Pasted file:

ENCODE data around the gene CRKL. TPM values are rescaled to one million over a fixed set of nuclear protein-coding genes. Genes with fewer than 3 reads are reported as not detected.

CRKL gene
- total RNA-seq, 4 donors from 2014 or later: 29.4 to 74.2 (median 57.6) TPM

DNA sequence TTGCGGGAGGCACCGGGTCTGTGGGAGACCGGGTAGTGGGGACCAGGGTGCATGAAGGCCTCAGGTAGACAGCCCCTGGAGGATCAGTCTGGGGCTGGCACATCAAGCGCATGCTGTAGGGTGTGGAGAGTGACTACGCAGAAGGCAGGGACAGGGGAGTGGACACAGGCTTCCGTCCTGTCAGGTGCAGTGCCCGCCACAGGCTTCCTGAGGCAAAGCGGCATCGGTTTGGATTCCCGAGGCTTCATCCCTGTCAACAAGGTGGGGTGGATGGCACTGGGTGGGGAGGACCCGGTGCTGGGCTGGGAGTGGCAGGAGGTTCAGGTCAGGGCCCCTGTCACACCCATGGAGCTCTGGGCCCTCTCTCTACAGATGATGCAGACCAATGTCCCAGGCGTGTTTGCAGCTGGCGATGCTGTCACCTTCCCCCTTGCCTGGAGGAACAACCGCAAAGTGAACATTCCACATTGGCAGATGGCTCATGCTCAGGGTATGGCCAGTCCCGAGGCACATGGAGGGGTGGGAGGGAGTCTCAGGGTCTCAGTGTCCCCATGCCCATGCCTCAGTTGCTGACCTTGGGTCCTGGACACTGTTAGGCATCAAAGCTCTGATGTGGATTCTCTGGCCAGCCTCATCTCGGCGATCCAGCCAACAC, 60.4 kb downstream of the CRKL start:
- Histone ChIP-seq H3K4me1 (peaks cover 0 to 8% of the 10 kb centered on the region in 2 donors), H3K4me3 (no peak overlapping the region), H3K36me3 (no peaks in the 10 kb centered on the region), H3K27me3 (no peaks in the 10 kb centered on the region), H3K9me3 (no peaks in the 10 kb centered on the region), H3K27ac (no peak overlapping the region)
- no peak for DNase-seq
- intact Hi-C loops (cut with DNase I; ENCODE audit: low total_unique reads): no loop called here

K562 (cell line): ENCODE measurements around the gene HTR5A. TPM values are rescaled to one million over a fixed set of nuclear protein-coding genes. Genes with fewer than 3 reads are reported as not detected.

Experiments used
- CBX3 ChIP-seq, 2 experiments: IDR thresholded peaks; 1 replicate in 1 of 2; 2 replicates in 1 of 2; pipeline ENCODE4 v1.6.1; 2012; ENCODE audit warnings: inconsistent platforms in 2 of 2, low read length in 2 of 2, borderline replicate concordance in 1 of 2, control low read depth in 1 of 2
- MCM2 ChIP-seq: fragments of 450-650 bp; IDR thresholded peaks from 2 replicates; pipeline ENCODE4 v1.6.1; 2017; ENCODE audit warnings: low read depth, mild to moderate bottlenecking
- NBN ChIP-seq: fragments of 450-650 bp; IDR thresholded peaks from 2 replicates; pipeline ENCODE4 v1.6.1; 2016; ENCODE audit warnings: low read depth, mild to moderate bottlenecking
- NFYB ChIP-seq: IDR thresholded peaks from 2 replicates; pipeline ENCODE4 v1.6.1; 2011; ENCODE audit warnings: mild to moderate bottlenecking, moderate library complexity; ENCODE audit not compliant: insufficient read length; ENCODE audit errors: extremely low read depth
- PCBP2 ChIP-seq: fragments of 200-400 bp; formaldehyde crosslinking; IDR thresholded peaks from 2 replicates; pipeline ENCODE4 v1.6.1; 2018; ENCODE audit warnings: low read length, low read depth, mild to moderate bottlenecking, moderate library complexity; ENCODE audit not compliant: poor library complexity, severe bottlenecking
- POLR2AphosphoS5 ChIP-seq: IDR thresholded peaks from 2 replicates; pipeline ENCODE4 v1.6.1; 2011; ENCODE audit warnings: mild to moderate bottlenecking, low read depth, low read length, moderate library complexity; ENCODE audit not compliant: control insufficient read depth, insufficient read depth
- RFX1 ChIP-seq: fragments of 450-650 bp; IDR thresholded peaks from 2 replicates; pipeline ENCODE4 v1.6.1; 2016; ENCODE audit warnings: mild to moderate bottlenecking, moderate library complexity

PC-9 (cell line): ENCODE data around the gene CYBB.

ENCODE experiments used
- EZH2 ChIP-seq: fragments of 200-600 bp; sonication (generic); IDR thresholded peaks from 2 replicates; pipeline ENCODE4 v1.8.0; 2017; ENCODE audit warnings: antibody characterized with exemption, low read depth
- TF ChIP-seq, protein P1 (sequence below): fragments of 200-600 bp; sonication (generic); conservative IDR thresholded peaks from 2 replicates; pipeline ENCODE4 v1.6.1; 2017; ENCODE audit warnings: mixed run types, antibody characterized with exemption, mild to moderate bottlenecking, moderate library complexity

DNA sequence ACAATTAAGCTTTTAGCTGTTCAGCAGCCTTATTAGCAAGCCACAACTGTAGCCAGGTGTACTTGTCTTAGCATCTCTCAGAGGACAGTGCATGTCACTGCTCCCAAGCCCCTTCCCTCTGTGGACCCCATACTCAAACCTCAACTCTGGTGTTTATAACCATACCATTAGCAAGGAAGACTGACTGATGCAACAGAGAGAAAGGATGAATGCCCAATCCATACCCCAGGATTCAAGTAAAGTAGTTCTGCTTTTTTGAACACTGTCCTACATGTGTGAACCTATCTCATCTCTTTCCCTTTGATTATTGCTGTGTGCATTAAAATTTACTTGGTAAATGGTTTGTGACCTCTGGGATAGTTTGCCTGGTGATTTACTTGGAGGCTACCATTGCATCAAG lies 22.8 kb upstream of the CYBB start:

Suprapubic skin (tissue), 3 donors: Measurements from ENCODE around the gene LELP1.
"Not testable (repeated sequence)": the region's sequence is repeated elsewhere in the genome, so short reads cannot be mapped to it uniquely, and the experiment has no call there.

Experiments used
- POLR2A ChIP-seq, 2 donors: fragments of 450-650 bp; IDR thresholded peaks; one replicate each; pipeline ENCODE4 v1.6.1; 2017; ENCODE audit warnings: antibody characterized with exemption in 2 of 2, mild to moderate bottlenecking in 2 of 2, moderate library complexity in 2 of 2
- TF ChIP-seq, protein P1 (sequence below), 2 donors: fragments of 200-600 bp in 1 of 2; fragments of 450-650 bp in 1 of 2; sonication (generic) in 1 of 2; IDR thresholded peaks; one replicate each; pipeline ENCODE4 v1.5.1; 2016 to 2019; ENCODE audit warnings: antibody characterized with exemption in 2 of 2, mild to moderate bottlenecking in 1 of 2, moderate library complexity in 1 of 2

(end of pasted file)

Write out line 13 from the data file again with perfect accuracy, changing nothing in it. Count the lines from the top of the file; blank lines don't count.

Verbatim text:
- NFYB ChIP-seq: IDR thresholded peaks from 2 replicates; pipeline ENCODE4 v1.6.1; 2011; ENCODE audit warnings: mild to moderate bottlenecking, moderate library complexity; ENCODE audit not compliant: insufficient read length; ENCODE audit errors: extremely low read depth